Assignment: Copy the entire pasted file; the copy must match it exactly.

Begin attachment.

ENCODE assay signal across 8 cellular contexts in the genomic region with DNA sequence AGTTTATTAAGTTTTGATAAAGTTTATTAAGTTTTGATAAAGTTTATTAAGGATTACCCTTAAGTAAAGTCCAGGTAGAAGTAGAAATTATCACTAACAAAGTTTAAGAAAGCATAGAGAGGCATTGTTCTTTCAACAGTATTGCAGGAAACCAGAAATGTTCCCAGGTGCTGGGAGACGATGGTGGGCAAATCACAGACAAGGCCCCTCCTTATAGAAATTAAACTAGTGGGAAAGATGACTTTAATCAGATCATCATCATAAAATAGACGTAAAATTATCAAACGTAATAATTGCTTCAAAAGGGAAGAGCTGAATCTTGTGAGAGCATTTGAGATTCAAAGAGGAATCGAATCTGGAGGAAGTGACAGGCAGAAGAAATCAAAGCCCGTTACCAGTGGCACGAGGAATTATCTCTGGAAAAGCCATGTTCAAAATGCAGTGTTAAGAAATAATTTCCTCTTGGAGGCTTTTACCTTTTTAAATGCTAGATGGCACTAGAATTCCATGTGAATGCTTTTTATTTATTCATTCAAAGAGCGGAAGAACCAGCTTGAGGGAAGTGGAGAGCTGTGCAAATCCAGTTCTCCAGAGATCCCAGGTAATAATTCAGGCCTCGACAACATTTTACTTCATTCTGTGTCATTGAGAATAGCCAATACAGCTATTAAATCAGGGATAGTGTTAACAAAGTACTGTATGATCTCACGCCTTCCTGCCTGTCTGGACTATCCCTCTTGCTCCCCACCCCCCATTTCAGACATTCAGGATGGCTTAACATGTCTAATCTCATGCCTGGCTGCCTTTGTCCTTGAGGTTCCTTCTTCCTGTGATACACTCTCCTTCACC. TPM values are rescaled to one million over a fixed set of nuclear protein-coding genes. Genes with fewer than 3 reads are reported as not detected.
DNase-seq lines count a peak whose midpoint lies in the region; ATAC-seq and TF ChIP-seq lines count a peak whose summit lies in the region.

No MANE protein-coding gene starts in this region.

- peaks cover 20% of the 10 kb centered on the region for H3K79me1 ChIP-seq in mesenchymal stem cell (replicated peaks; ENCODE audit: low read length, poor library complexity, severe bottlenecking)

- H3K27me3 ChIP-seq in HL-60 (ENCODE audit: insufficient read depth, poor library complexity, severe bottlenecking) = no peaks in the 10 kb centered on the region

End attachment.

ENCODE assay signal across 8 cellular contexts in the genomic region with DNA sequence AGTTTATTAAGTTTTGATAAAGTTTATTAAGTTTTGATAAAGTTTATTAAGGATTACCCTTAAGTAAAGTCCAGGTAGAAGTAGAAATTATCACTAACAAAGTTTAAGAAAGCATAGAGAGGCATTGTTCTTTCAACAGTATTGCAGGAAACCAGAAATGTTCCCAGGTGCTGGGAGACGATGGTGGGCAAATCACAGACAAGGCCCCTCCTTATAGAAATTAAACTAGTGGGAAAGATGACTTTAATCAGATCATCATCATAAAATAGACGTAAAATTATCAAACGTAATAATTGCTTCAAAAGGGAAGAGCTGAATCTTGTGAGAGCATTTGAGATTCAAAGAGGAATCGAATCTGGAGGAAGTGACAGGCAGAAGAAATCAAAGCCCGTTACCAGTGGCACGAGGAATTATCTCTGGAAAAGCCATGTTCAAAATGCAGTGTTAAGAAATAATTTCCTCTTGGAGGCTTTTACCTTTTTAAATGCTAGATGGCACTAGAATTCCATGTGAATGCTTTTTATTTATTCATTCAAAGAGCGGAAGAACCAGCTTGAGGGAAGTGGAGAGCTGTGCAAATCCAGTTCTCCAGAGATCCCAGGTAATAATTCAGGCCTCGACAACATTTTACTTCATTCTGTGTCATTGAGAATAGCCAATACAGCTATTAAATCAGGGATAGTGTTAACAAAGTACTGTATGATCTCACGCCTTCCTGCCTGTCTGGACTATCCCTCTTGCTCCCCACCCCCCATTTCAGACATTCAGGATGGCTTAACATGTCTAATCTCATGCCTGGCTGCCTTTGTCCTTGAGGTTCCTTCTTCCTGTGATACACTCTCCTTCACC. TPM values are rescaled to one million over a fixed set of nuclear protein-coding genes. Genes with fewer than 3 reads are reported as not detected.
DNase-seq lines count a peak whose midpoint lies in the region; ATAC-seq and TF ChIP-seq lines count a peak whose summit lies in the region.

No MANE protein-coding gene starts in this region.

- peaks cover 20% of the 10 kb centered on the region for H3K79me1 ChIP-seq in mesenchymal stem cell (replicated peaks; ENCODE audit: low read length, poor library complexity, severe bottlenecking)

- H3K27me3 ChIP-seq in HL-60 (ENCODE audit: insufficient read depth, poor library complexity, severe bottlenecking) = no peaks in the 10 kb centered on the region